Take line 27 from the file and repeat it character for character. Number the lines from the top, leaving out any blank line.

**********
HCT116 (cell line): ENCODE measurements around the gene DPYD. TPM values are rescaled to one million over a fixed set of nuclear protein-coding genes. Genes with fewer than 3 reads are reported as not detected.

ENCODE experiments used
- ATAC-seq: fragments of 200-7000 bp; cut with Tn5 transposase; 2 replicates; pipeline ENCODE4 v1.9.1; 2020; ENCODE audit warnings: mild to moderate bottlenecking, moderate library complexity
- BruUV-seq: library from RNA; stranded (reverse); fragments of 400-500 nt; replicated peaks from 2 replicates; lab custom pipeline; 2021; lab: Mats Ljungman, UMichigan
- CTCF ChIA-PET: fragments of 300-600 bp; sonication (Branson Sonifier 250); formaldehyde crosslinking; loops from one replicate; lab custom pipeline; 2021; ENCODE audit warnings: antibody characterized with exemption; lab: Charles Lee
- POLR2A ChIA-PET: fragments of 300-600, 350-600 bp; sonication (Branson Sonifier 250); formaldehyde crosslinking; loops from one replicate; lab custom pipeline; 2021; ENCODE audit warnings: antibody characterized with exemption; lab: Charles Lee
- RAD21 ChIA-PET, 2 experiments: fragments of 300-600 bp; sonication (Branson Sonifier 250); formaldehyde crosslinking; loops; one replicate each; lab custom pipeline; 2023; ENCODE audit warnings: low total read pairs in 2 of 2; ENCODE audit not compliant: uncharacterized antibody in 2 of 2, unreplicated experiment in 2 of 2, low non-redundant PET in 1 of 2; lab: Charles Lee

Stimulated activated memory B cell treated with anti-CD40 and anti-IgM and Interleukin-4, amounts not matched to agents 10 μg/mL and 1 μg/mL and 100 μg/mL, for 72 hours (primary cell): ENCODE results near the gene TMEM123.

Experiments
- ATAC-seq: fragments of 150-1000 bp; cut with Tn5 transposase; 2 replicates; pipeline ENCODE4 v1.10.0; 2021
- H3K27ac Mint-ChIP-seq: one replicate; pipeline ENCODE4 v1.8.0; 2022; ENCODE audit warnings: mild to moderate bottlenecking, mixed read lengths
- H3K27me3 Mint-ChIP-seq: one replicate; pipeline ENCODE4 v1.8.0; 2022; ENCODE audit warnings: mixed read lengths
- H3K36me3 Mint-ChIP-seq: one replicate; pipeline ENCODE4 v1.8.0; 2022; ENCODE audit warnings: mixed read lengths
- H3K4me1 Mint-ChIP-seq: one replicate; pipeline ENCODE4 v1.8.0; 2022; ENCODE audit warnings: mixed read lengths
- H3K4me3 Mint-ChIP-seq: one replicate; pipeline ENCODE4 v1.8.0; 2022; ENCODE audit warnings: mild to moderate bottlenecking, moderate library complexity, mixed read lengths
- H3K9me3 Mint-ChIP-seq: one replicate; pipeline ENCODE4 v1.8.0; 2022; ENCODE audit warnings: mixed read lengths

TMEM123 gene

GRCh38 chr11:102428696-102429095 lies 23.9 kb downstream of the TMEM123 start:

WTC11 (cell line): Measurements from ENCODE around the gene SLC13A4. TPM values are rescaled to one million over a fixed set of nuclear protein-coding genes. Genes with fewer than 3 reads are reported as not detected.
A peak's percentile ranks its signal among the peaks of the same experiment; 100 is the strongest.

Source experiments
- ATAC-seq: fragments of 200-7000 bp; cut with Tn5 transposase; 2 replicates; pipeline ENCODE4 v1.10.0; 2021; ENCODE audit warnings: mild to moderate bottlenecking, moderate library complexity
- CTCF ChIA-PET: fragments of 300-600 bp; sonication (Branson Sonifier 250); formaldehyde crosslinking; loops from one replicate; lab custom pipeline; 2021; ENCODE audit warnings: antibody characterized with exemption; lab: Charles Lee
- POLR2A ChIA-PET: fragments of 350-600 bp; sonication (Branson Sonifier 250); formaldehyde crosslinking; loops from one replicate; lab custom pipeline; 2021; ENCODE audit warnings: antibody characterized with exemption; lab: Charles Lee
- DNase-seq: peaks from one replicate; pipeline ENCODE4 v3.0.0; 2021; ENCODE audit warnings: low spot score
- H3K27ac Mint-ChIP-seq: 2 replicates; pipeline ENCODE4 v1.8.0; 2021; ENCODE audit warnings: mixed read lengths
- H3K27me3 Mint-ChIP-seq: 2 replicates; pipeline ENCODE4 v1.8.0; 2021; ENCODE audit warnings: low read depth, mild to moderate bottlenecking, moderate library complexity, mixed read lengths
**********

- H3K27me3 Mint-ChIP-seq: 2 replicates; pipeline ENCODE4 v1.8.0; 2021; ENCODE audit warnings: low read depth, mild to moderate bottlenecking, moderate library complexity, mixed read lengths